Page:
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Spending Money for Science! And For Wine
Not on wine
I’m a little hazy yet on how this all works, but it inserts a very fine needle through the cork (or through a special topper designed for screwcap bottles). You then — I think — press a button that shoots CO2 into the bottle and forces the wine through the needle into your waiting glass. It sort of looks like this.
Yes, it comes with an aerator. No, I clearly haven’t figured out quite yet how to use it.
You may be tempted to press the lever to pour the wine. This is incorrect. I know this because this is how it looked.
The right way to do it — which I of course discovered after my foray into documentary filmmaking — is to do one longer press on the lever while holding your bottle sideways, and that pours the glass with a smoother and satisfactory flow.
What’s the point of all this, you may wonder, besides adding more toys to the wine drawer? Well, if you were, for example, a writer of a wine blog who opened a bottle of wine almost every week and had a ton of half-fulls around the house getting oxygenated (so much so that writer had to sometimes do news roundups to take a break from opening new ones), this would really save you. Coravin claims the wine will remain good “for weeks, months, or even years.” When you remove the system, the hole left behind is miniscule. This is right after I took it out:
Note that Coravin is designed to work with natural corks, so do be sure to check before you drill in. And as you might have guessed, these aren’t cheap. The Three+ model was the least expensive that seemed to have all the necessary bits, and I found a coupon, but I still paid about $170 for it. Also the CO2 cartridges need replacing. Each one is good for about 15 5-ounce glasses, according to the website. If you register your device, you’ll get a coupon worth 50% off a 6-pack of replacement cartridges, which should hold me nicely for a while. So it’s not cheap, but if it saves me from having to toss bottles that I couldn’t finish before they go off, it’ll probably pay for itself in a few months.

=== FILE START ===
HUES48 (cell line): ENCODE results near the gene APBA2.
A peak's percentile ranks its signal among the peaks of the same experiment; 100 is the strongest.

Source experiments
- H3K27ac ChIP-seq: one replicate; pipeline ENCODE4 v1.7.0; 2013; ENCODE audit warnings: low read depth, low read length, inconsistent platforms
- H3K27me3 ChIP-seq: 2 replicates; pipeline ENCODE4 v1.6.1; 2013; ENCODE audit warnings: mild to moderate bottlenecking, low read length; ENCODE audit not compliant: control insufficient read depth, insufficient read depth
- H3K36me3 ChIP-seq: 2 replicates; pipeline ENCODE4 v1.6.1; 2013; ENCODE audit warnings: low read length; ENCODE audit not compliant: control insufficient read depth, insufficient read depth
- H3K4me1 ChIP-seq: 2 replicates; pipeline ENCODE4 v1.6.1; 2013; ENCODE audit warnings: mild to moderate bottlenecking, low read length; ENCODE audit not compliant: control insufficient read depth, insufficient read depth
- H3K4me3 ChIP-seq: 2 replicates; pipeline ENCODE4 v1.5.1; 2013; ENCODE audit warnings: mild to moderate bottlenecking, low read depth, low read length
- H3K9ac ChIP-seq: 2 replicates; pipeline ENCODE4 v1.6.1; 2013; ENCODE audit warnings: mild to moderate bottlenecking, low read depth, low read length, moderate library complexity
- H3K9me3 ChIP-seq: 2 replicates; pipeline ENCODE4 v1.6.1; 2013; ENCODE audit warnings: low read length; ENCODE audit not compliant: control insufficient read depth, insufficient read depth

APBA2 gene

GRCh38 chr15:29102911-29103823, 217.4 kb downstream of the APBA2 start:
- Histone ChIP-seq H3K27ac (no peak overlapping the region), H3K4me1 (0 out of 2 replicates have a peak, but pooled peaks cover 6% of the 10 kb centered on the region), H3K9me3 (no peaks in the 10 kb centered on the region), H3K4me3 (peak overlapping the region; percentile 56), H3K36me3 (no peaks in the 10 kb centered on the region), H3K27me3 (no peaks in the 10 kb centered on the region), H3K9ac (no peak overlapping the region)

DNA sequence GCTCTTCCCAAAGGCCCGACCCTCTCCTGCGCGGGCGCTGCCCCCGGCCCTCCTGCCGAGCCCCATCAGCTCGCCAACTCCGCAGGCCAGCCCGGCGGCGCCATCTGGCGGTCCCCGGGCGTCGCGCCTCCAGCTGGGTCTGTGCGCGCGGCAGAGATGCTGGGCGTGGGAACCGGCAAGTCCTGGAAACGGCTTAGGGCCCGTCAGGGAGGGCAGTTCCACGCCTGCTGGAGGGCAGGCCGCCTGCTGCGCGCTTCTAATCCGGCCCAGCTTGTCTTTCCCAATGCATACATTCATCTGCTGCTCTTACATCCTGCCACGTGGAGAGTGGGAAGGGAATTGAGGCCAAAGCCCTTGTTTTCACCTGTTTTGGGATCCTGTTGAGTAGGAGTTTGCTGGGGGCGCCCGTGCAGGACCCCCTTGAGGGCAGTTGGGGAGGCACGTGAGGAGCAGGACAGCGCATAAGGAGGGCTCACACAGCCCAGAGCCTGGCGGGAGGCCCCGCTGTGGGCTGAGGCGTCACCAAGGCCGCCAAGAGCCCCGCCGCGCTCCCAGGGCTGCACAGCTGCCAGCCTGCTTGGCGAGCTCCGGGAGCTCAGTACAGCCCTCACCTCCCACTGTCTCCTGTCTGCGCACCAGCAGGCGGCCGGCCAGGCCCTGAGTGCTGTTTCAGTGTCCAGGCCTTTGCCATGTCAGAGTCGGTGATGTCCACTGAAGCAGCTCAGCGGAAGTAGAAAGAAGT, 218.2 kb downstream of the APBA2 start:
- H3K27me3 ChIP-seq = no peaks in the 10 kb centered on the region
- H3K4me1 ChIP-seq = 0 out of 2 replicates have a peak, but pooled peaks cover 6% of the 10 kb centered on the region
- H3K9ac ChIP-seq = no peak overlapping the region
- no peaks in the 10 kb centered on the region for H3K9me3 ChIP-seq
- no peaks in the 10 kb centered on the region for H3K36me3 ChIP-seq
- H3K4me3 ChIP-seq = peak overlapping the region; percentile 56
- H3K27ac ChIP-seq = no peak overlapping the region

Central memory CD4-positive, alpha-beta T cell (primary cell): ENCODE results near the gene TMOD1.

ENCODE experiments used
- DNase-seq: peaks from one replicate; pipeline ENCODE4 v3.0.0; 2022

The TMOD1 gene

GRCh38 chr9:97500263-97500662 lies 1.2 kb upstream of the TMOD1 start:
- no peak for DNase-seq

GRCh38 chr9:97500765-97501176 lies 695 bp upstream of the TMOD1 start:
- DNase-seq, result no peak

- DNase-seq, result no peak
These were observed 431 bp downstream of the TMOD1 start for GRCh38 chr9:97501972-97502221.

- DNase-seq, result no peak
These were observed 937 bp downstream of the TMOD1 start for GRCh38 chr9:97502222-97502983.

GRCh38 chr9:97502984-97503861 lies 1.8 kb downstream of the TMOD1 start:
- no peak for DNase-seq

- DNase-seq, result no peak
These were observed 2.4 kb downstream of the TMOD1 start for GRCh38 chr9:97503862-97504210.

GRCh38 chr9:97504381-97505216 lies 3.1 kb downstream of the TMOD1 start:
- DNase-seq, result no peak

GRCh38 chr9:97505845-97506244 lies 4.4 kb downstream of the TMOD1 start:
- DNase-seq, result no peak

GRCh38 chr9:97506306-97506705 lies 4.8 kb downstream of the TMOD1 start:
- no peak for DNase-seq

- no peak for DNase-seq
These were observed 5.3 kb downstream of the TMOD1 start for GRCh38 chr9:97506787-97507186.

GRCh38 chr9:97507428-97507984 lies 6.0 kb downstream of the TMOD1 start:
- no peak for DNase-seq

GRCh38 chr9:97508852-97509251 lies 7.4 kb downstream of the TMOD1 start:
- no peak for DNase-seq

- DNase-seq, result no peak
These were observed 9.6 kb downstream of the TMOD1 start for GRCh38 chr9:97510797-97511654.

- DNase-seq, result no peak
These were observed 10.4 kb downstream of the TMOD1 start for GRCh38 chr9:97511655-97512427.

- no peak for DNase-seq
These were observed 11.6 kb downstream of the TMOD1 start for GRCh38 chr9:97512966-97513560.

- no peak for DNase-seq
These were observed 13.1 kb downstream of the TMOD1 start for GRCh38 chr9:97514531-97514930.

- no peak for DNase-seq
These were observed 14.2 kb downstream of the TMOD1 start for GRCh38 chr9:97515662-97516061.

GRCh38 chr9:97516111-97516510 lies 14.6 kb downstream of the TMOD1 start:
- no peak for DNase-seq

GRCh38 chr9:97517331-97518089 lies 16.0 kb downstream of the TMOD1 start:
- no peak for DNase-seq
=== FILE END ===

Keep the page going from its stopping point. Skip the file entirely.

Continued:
And oh, right, the wine! Of course the first bottles I put my hand on were screwcaps, which I want to save once I have a better handle, as it were, on using it. So I grabbed 2019 Domaine Gerard Bigonneau Reuilly Rouge. Reuilly is located in the Loire wine region in the center. Wines are not as well known as its pricier Sancerre neighbors, so decent values can be found. This is a pleasant pinot noir, nice cherry on the palate with some earthiness. Nice, but not spectacular.
I’ll give it another taste in a couple weeks and see how it is. For science! Stay tuned!